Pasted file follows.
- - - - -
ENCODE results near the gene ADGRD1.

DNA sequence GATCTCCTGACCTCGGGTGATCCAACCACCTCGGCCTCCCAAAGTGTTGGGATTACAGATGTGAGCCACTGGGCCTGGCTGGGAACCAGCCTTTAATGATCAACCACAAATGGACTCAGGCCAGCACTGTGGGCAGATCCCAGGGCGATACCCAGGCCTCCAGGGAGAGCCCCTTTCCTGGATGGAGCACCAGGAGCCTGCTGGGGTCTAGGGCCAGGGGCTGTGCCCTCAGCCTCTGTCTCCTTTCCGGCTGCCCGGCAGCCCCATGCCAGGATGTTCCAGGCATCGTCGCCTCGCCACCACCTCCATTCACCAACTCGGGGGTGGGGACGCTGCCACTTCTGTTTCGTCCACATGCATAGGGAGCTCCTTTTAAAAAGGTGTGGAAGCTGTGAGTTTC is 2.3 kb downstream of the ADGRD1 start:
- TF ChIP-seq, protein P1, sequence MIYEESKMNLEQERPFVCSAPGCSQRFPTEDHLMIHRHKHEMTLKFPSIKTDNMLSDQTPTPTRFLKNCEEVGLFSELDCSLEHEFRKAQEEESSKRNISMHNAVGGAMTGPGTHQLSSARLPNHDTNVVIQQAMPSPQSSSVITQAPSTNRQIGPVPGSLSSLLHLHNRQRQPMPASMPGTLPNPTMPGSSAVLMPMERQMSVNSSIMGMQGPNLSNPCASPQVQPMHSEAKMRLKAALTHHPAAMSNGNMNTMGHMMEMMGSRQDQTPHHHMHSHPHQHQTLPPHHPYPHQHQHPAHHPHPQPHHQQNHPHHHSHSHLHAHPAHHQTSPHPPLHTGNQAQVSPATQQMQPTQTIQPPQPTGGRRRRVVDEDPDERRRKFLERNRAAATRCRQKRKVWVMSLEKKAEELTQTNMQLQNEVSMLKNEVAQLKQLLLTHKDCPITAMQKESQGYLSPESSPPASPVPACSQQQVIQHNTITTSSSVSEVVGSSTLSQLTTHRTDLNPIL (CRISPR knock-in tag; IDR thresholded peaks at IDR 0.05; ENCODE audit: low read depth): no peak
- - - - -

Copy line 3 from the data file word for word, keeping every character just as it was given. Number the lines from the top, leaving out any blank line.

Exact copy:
- TF ChIP-seq, protein P1, sequence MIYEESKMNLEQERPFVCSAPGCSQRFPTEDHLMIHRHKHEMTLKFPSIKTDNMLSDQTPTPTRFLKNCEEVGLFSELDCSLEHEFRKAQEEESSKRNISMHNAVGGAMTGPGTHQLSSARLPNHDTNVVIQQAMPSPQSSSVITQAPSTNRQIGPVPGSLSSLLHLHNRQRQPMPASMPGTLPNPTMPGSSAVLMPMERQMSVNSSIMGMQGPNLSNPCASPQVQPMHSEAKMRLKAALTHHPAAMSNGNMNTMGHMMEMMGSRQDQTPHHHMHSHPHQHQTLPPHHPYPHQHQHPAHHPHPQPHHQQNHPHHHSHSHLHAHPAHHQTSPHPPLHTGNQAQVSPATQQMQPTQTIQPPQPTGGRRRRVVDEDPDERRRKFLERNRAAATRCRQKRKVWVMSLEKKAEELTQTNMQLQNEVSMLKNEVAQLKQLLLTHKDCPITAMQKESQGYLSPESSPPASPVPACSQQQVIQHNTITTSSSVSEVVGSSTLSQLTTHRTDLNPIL (CRISPR knock-in tag; IDR thresholded peaks at IDR 0.05; ENCODE audit: low read depth): no peak